The heart of Durga Chew-Bose’s book of essays Too Much and Not the Mood is the first and longest piece, “Heart Museum.”
A reader will notice in the index that this essay is 92 pages long and wonder both how they will get through and how (and if) the writer will pull off such a length without losing her readers’ attention and focus.
That’s the most startling thing about the piece: in an age when our attention spans barely last a few pages before we might check our phones or flip restlessly through the pages of the book we’re reading (even if we love it, it’s just the energy of our time) to see where the essay or chapter ends so that we may anticipate our commitment and when we’ll get our reward, “Heart Museum” forces you to pay attention, to keep reading, both out of sheer curiosity of what exactly the writer is getting at or might do with the essay, and precisely because no matter how many pages you flip you won’t see the end so you have nothing left to do but read. And that’s surprisingly freeing.
Around twenty pages in, Chew-Bose writes,
Isn’t it fun to read a sentence that races ahead of itself? That has the effect of stopping short–of dirt and cutaway rocks tumbling down the edge of the cliff, alerting you to the drop?
That is exactly what it feels like to read “Heart Museum.” You’re sitting in Starbucks reading, and you don’t understand why your heart is starting to race as you try to keep up with the words. You want to keep going though you don’t always know why, especially if there’s a tangent that’s not for you. Still, you want to see where she goes with her observations and questions.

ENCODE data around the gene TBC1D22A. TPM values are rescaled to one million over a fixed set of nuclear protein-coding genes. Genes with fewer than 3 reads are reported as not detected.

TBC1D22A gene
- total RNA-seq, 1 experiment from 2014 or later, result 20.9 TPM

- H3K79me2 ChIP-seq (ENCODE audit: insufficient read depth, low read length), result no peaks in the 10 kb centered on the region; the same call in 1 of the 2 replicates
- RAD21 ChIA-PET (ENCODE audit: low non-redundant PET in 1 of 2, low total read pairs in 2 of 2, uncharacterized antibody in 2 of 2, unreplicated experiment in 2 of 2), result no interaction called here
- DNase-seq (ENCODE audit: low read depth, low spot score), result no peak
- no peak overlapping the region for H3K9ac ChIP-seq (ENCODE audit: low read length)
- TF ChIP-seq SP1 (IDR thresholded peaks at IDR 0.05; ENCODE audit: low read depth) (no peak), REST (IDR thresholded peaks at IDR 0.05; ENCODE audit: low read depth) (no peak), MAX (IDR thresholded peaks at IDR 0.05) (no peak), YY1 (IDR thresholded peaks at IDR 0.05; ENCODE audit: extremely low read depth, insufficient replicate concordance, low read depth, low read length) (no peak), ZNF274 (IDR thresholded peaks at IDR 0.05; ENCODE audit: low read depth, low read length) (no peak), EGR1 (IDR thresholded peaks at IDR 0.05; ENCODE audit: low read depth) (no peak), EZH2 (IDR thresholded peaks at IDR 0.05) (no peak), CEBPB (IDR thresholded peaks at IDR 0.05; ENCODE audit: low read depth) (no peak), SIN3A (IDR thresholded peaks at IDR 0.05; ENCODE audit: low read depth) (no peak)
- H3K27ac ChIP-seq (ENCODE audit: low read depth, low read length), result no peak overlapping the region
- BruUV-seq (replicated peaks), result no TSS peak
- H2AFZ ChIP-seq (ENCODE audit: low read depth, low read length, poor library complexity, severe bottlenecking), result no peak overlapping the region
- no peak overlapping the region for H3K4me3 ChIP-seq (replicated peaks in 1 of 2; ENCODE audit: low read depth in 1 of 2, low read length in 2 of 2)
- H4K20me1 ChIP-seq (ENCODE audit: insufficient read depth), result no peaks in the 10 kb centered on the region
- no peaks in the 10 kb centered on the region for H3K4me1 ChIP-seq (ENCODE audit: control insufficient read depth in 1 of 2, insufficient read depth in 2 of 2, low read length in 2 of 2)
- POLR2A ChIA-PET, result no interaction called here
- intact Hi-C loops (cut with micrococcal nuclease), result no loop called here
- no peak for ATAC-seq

“We’re the type to ask too many questions–an irritating amount, really. But who ask without claim or exigency. The want is the want and it goes on like that.”
At the end, I was filled with admiration at what the writer does with her essay. She brings together seemingly meaningless and scattered bits and makes the reader interested in them because of the energy of the pace. She connects the end of the piece to the beginning in a way you couldn’t expect when you’re wondering halfway through how she’ll manage to finish and make it all work as you’re starting to realize the point of the essay is to create a museum of the heart, any heart it honestly doesn’t matter who it belongs to, because you understand her hope:
That awareness isn’t merely a stopgap; that it develops a tally.
The rest of the pieces in the book do slow down but also have bright moments, like the short “Miserable” and the lovely “Summer Pictures,” though the success of the pace in the first essay stays with the reader until the last page.
For me, Chew-Bose’s strength is writing when there’s apparently no point or focus until she reminds us “how crucial it is to preserve a sense of the special,” along with beautiful, telling sentences like:
“My skin is warm. It does not cool. The heat is in the seams.”
“…I tasted city smog outside another city’s airport and knew right then that I was a city kid.”
With the holidays and the end of 2017 approaching, Too Much and Not the Mood is a good read as we begin to ask ourselves what the year has meant, or as Chew-Bose asks in her “Heart Museum:”
“Aren’t we all overrun by the blotting-out that is inevitable? How every year we claim that this year went by faster. What was realized? Did I connect? If I’m mostly–often only–the sum of what I’ve noticed, should I keep better track?”